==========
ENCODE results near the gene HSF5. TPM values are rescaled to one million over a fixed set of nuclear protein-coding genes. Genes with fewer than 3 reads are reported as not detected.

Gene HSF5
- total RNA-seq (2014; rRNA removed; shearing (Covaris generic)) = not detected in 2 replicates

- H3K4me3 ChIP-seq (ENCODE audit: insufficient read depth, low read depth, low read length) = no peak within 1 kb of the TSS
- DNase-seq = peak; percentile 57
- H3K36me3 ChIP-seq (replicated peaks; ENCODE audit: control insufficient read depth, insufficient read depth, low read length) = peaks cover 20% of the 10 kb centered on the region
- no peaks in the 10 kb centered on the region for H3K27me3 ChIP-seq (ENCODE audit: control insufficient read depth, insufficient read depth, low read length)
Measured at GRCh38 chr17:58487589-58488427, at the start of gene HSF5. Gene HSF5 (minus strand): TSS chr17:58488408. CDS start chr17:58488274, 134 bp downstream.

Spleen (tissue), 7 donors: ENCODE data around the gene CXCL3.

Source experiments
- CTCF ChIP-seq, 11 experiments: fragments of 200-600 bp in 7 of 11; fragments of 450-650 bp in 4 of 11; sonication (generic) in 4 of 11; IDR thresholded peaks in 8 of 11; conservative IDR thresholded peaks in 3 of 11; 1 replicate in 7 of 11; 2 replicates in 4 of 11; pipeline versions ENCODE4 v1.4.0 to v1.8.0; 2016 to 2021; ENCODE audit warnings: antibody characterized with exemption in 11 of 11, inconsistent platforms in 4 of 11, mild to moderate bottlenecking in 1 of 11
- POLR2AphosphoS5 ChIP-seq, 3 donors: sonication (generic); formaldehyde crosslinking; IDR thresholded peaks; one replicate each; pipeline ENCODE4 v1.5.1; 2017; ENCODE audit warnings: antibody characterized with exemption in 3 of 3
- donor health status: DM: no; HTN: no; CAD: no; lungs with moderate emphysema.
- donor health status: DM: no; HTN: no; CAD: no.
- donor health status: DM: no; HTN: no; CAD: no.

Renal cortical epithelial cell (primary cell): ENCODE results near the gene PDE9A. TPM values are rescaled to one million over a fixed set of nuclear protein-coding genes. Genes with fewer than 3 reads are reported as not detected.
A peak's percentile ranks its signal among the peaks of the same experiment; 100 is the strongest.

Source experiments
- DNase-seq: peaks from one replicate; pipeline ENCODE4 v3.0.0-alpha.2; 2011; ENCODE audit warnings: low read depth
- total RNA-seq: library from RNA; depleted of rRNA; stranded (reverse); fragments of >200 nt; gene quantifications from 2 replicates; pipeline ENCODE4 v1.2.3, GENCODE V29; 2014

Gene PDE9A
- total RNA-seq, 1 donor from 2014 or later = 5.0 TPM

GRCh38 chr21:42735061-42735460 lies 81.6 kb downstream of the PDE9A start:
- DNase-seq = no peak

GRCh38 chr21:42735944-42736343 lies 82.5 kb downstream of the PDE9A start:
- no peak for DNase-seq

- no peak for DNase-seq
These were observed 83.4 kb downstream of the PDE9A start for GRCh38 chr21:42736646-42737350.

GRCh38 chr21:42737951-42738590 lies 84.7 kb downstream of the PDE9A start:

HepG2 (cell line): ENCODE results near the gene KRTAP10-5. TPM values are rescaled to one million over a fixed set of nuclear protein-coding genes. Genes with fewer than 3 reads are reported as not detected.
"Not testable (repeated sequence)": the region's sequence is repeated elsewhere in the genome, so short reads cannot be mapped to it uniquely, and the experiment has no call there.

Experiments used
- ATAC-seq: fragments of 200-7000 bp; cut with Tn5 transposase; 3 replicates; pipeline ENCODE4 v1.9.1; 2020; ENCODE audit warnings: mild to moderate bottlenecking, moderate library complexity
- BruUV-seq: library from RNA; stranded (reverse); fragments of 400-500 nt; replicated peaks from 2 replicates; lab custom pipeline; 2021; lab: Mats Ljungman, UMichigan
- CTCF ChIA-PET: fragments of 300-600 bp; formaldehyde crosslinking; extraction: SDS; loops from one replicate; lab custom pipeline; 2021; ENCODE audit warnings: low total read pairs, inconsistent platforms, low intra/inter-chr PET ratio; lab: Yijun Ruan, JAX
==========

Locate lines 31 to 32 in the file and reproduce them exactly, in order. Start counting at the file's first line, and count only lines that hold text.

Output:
"Not testable (repeated sequence)": the region's sequence is repeated elsewhere in the genome, so short reads cannot be mapped to it uniquely, and the experiment has no call there.

Experiments used